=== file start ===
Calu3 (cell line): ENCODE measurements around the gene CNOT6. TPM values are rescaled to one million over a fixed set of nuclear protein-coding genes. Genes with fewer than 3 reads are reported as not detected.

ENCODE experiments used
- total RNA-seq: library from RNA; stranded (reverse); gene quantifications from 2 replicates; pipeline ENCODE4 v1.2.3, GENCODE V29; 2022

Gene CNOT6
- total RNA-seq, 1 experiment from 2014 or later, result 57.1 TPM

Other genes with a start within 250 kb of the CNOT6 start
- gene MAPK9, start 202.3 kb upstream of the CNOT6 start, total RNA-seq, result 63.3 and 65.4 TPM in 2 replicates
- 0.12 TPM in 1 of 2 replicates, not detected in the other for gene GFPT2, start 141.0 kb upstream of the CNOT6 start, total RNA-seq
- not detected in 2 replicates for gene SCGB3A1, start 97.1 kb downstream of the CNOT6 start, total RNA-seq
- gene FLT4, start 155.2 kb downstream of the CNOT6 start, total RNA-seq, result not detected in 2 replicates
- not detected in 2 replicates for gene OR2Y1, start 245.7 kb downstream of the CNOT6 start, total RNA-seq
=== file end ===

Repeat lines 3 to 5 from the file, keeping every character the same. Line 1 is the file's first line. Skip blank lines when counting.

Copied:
- total RNA-seq: library from RNA; stranded (reverse); gene quantifications from 2 replicates; pipeline ENCODE4 v1.2.3, GENCODE V29; 2022

Gene CNOT6
- total RNA-seq, 1 experiment from 2014 or later, result 57.1 TPM